Our next screening is Sylvester Stallone's Cobra, showing on June 21st. It's a nonsense trip through the 80's and cop-action-dramas, filled with one liners and (oddly) product placement. Checkout our events page for more info. See you there.
We are totally excited that Arnold has signed on to continue the Terminator franchise in the fifth and sixth installments. Details on the expected release date are still a little unclear, as is what exactly we should expect from Arnold in this next phase of his career. Aging action stars returning to resurrected franchises isn't something we see too often, but it does happen. Let's start there and see if we can guess how this thing will turn out.
For starters, what kind of comparisons are we talking about? Schwarzenegger is now 65 years old, returning to the Terminator series 10 years after his last appearance, Terminator 3, was released (2003). Aging actor, resurrection of a franchise, portraying an action type hero?
Our next screening is in honor of the comeback of 80's cult classic Miami Connection. It has rock bands, ninjas, kung-fu, drugs, and some crazy acting. Check out a great review here and get ready to enjoy!
SPECIAL ANNOUNCEMENT: Due to the fact that so many of our original RSVPs had to cancel because of the snowstorm, and because we want you all to be able to enjoy this amazingly, amazingly bad movie, Wasted Cinema will be launching a second screening of The Room on Saturday (NOT FRIDAY), Feb 23rd at Legends. Same time, same deal, same bad movie. If you had to miss, or if you want to see again (we understand), come join us on the 23rd!
Winter Storm Nemo is not supposed to turn into heavy snow until later tonight, around 9 pm. With that in mind, we are still on for hosting our screening of The Room tonight at Legends. Doors open at 7 pm, and the movie starts at 9 pm. There are subways just one block away from the bar, so we hope that you can still make it, as long as you can get there safely.
No gun?! No problem.
Action Jackson is not really a bad movie. The acting is fine, the effects are actually pretty good and the story is... not bad, just a bit cliche. If you have ever seen a movie, and I'm guessing most of you have, then you know this story. A policeman's unorthodox style is frowned upon by his department. But when a bad guy appears in town and the police don't know what is going on, Mr. Unorthodox has to take him down without any official support. BAM, we've got a screenplay, let's get on set and start shooting. So what puts it in Wasted Cinema territory? The story-holes. These are not your typical, how did they get those bags down the elevator or why can Biff travel to the future but Marty can't, plot holes. These are the un-explained decisions, lines and actions within a scene that can't possibly have happened. If you like those as much as we do then Action Jackson will tickle your fancy in all the right spots.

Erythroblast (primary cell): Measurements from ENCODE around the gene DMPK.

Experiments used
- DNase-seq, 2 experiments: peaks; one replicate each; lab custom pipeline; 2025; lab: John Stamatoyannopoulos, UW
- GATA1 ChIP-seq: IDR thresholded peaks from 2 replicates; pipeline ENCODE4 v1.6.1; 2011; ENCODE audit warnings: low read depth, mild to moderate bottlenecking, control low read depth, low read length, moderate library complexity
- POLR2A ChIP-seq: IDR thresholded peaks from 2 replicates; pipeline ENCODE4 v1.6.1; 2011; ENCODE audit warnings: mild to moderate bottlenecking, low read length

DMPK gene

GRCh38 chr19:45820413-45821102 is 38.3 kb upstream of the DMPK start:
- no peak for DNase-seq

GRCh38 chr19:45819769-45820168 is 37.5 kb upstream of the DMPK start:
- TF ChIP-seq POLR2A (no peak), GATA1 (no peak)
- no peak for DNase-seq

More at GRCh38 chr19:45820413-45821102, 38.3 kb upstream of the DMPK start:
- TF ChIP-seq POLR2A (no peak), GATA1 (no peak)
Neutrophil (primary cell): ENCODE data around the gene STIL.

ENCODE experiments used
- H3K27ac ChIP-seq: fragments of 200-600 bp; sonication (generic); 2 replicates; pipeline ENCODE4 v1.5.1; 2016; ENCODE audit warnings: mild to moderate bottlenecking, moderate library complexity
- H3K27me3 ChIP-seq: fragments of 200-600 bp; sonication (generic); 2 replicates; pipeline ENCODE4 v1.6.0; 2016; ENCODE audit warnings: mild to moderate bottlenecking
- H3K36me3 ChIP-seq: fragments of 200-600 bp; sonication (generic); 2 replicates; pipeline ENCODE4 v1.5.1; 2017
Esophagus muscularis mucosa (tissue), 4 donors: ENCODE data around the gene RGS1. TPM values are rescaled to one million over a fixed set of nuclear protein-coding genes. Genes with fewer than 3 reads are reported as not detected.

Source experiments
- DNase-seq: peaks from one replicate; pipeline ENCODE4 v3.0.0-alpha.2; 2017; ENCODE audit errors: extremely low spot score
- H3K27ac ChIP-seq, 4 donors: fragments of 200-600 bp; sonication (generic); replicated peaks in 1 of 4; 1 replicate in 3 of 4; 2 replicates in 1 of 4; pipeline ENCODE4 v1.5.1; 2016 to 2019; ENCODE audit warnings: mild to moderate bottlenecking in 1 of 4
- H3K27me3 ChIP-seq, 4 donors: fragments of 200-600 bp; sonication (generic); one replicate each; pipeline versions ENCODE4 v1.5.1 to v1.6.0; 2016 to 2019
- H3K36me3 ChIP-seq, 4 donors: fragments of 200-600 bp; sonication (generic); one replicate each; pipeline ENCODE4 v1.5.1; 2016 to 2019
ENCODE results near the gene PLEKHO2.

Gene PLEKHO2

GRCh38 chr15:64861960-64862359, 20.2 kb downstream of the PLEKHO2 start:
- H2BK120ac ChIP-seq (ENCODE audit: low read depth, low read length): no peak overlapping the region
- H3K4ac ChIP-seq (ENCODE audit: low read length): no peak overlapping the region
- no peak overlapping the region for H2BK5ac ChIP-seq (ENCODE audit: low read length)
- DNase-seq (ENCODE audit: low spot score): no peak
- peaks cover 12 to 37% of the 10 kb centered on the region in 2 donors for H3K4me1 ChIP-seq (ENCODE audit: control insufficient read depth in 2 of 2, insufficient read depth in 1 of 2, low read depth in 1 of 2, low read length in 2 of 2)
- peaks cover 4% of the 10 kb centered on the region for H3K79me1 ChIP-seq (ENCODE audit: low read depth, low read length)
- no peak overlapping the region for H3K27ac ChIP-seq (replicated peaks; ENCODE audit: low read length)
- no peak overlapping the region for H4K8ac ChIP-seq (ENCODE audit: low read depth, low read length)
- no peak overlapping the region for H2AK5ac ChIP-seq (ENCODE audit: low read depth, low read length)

In this movie, Carl Weathers plays policeman Jericho "Action" Jackson and he has been stripped of his gun as a punishment for previously nearly ripping the arm off a sexual predator during his arrest. The bad guy is Craig T. Nelson, the sexual predator's father, who wants to take total control of the auto manufacturing business. Black guys and the auto industry in Detroit! What cliche?!
So what exactly is so unbelievable about the story's actions you wonder? How about leaping over a car?? Well never fear, the writers have this one covered. Jackson did track in high school. So, you know, that plus his years of police paperwork have prepared him for this kind of stuff. And my favorite part about this is. Wait. Hold on, not my favorite part, but an additional funny part is that Jackson taunts the car driver into trying to kill him with his car instead of his gun because the car is manlier. What?! What the heck is the difference between the gun machine and the car machine? And who is the police chief that sent Jackson out with no gun and no partner? He is being punished for [nearly] ripping a guy's arm off... like with his hands... not for shooting anybody. Hello, aren't you kind of forcing him to continue that kind of behavior? Argh. Where was I? Oh yeah, so not only does this dumb driver fall for the "you're not so manly" trick, but Action Jackson himself falls for this later! Seriously who wrote this, you have to make the hero learn from his mistakes not get dumber as the movie goes on, holy proper sequencing Batman.